Temporary employees are unrealized assets when placed for the first time inside a company. While it’s worthwhile to have a temp fill a talent gap that exists, temps do bring something else with them upon their initial arrival, and that is a knowledge gap. There is simply no way around having to educate temps to get them up and running into productivity and familiarized into the culture at your company.
Since training temps can happen in a snapshot fashion over what permanent employees experience, carefully consider timeliness mixed with high impact. Create training for temps new to your company, that helps them gain perspective and a sense of purpose in the unfamiliar waters they are about to navigate. Provide temps with some basic wisdoms and a dose of rationale, which can be very powerful building blocks for better performance.
Here are 5 things every temp should know about your company when they start:
1. Mission of the company: Describe in a simple and easy way what the mission of the company is so temps understand where they are. They should know what you do, why you do it and how your company is unique. Having this information gives a temp perspective on what they are a part of, even if it’s temporary.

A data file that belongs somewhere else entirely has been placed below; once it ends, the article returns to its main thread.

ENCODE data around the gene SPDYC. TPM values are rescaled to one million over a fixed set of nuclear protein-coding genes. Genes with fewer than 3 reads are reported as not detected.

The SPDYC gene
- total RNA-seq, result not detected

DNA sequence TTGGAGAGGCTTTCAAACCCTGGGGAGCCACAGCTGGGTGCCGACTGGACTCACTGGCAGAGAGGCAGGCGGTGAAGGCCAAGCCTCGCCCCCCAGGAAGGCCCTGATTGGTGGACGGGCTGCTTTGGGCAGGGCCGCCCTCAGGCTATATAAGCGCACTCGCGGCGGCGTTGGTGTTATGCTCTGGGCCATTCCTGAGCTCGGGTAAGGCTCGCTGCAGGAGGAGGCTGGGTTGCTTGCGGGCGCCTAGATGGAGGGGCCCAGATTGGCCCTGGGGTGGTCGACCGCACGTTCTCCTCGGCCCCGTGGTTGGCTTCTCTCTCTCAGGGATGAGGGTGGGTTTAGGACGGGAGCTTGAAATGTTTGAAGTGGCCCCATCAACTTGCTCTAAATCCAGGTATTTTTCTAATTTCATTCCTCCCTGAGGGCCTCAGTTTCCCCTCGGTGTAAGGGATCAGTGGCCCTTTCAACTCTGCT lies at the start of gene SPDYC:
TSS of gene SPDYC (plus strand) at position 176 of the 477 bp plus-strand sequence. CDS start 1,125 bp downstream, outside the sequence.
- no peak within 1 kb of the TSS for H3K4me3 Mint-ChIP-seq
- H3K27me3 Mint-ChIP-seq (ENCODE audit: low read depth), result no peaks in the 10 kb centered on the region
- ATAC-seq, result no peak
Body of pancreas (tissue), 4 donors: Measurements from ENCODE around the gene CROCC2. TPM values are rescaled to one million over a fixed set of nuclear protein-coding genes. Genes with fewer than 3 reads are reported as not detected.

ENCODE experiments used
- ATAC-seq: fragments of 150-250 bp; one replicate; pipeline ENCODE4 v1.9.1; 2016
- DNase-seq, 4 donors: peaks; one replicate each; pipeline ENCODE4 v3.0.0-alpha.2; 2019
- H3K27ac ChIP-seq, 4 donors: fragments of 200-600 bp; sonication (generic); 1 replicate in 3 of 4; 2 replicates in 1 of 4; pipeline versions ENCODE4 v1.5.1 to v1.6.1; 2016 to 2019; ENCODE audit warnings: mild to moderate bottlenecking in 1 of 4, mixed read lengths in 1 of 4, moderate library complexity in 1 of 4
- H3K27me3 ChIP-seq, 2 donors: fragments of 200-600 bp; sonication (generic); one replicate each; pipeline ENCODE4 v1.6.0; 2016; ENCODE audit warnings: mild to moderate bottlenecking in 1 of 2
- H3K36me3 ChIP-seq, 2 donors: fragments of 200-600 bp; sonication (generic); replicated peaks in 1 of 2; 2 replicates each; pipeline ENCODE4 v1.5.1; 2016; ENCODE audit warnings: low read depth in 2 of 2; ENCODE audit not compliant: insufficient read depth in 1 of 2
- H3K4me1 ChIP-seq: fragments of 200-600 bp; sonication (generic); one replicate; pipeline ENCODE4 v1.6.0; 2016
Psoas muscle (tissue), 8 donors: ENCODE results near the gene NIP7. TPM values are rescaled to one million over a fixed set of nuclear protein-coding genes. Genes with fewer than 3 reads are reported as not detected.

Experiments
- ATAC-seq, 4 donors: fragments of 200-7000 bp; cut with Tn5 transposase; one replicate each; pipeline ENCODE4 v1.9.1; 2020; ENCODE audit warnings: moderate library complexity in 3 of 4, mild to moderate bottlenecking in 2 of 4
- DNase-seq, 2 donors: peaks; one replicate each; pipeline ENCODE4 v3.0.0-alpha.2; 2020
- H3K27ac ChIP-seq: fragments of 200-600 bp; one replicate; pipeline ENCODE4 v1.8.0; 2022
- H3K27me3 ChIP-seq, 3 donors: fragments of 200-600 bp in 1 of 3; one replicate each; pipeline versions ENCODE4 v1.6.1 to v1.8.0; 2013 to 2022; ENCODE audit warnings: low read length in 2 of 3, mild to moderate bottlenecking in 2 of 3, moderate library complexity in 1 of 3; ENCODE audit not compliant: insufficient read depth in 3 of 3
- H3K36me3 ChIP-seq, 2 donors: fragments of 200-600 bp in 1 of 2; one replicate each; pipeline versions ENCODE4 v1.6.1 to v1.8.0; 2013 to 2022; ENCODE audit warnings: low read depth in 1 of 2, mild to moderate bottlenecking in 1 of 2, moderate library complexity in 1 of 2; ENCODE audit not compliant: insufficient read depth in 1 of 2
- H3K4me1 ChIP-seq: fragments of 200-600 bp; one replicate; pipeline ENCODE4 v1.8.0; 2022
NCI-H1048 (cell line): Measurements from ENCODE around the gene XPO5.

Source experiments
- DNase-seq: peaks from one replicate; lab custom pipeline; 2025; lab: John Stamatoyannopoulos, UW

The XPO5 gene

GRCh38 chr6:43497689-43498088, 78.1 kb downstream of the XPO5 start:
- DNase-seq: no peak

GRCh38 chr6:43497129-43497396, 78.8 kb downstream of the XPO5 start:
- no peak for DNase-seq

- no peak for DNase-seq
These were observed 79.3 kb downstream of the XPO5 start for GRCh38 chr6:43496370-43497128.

2. Mission of the assignment: Just like explaining the mission of the company, simply outline what the job is that they need to do. Tell them about your expectations of their work and timelines. Engage temps by giving them information and attention. Also, by getting their feedback.
3. Why people like working at the company: Temps are going to obtain all sorts of first impressions as they start. Give them insights as to what it is that makes this a place that people want to come to every day and be part of. This will help them understand their surroundings and the vibe flowing through it. In other words, the culture.
4. What successful temps look like at your company: It’s all in the approach. Help temps create a positive vision of how they can add value. Do this by describing winning behaviors versus dictating a list of do’s and don’ts. Lead them with inspiration so they can paint a winning picture. Tell them a few stories as examples of how other temps achieved success on their assignments at the company.
5. What tools to use for getting work done: Explain what tools, especially technical ones, are being used by the company. Have these tools ready for a temp’s usage upon arrival. These are the resources the temp will need to perform properly and complete their work. Provide temporary access, limited permission levels or passwords as necessary. Make whatever technical adjustments need to be made to suit a temporary employee.
Invest the time and effort into training temporary employees. These unrealized assets, with a bit of learning and experience on the job, just might turn out to be one of your next best hires.
What might better educated temporary employees at your company mean to everyone’s time and productivity? Let us help you explore the possibilities. Call us at 800-771-8610, visit us at http://www.onboardia.com or Schedule a Demo today.
Cathy A. Reilly is the author of “The Temp Factor: The Complete Guide to Temporary Employment” and Founder/CEO of Onboardia, Inc., HR software.